naiomt-blog-feature-800-color.jpg

PT can help you with your swing...

Posted by NAIOMT on Jun 15, 2014 10:09:34 AM

By Ken Cole, PT, COMT, FAAOMPT

Image

The most common complaint by golf pros about their clients is the golfer’s inability to rotate their hips which creates a two-plane swing. Most golfers create a tense grip, elbow and shoulder musculature via concentric moment that produces a protective response in the Latissimus Dorsi and Quadratus Lumborum muscles directly impacting hip range of motion. This in turn creates early lumbar side bending and lateral sway movement instead of rotation on the golf ball. In the case of a right-handed golfer this produces an extension moment at the right knee and plantar flexion at the ankle which limits rotation at the hip. This can be seen at address position pre-swing by an early ‘wrist cock’ which sets up the two plane swing.

This is one of the most common compensations from players with early stages of osteoarthritis or labral pathology. These two conditions can lead to an anteriorly positioned femoral head via an adducted and internally rotated hip thus limiting the posterior stabilizers of the hip to work eccentrically in the back swing phase to keep the trunk centered during the take back.   This phenomenon leads to the two-plane swing or a common fade in the flight pattern of the ball. It can be compensated for by arm dominant swing sometimes producing an uncontrolled draw or push. This occurs by excessive gripping and getting the hands ahead of the hips too quickly.

To prevent and resolve this issue, utilize active prone FABER stretching to restore strength and functional range of motion of the hip and lumbosacral complex. Using a half foam roll on the unstable side cueing the patient to use the ankles anterior and posterior rocking only with tension in the thigh and trunk musculature linking the core stabilizers. Head position is the key not to have a forward ‘turtle head’ position. Once the person is comfortable with this, then start with address position and repeat the ankle rocking, then progress to the take back phase keeping knees straight. This will allow for eccentric motor re-coordination for the right hip resolving the capsular pattern of restriction and freeing the tension in the hands, elbow, and shoulder.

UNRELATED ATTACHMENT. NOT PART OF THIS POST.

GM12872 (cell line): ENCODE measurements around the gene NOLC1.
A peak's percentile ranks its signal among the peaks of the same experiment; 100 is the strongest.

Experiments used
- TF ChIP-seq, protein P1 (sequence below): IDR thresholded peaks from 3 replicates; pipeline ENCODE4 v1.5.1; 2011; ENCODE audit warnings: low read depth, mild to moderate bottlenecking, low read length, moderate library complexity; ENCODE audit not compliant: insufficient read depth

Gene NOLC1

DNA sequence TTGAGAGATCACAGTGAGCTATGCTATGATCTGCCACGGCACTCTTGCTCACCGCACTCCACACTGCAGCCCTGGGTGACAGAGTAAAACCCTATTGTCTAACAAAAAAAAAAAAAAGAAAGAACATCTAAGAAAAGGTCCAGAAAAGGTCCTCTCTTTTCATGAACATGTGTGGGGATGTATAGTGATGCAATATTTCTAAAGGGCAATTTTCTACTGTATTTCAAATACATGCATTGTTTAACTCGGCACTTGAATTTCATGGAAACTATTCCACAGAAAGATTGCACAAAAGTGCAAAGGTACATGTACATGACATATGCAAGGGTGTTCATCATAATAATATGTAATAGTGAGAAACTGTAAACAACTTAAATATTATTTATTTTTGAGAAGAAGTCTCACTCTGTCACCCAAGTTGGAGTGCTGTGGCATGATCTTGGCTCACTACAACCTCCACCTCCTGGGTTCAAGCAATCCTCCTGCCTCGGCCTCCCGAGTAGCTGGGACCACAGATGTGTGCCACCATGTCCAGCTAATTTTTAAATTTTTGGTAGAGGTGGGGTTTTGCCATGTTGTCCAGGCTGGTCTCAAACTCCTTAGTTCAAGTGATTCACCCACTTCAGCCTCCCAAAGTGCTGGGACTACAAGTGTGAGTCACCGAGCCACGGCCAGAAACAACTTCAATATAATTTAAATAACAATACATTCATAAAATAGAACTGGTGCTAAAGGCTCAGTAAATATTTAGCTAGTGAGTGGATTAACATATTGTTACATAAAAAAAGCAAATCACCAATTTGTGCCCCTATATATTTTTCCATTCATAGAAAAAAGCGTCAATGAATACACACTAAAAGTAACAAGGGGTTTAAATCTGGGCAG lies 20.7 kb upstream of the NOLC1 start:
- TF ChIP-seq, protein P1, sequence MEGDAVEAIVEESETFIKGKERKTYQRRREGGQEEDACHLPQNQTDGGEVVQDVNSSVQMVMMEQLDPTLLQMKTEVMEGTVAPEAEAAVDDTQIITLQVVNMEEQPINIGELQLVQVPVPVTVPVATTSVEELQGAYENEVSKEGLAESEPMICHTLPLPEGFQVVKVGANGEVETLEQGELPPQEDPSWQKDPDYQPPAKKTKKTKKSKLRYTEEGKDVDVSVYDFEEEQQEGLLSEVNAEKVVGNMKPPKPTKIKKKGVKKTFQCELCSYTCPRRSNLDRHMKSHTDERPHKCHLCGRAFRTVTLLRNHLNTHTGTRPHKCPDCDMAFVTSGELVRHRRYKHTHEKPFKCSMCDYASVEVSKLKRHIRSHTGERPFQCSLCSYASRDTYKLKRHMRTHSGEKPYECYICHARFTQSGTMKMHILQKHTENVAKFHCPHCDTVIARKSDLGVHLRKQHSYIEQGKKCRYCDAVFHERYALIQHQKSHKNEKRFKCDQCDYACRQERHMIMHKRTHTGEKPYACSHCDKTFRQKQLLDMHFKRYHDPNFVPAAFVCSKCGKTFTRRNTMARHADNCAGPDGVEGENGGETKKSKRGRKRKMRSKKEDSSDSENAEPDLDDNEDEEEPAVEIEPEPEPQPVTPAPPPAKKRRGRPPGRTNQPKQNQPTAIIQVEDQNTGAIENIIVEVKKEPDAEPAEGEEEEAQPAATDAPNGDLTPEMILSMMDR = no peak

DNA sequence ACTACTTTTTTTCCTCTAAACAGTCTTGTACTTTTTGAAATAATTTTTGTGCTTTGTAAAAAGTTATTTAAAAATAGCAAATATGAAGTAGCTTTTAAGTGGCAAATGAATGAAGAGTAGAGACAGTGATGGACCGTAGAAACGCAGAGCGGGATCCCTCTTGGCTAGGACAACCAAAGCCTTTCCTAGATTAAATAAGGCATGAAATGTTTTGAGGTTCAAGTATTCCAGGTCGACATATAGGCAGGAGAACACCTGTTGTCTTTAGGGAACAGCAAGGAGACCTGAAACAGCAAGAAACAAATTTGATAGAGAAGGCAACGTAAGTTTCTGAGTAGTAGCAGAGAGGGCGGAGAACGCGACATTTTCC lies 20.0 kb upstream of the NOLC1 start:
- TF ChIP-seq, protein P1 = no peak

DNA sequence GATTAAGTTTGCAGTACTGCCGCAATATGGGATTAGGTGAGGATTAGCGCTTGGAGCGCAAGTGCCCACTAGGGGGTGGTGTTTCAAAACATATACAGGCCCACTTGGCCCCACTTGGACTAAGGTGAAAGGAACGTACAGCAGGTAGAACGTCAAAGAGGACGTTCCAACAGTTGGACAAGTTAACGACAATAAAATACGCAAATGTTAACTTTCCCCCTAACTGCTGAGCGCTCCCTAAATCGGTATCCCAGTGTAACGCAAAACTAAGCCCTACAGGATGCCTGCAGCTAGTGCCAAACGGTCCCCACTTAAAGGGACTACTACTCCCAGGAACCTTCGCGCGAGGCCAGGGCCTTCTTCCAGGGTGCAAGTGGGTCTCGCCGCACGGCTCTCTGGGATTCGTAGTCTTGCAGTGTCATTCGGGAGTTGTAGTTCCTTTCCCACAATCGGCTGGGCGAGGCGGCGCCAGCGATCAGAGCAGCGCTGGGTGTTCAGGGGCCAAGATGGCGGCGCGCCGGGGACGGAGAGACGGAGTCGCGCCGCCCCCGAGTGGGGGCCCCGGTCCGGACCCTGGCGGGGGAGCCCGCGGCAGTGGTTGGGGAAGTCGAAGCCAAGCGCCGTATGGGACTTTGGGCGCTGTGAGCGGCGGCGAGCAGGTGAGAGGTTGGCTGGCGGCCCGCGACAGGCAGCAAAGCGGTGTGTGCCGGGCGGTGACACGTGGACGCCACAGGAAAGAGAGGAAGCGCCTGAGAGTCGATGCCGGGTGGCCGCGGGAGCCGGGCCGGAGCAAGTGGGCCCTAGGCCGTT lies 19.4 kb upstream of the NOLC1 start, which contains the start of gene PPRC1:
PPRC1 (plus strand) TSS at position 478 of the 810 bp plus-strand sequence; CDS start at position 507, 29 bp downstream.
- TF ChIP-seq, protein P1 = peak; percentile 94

Topics: Golf, Uncategorized

NAIOMT Course Schedule

Get an overview of all upcoming courses. Click the headlines to sort by course title, location, instructor or start date.

FIND YOUR COURSE

 

NAIOMT Course Locations

Access local course schedules and instructor videos.

NAIOMT Course Registrations

Registration for all NAIOMT's courses, tests and exams are now done through the industry-leading event registration platform Eventbrite. To register, simply go to NAIOMT's Eventbrite page at www.NAIOMT.Eventbrite.com to view all upcoming courses, tests and exams.

GO TO NAIOMT's EVENTBRITE PAGE

Subscribe to Email Updates

Recent Posts

Posts by Topic

see all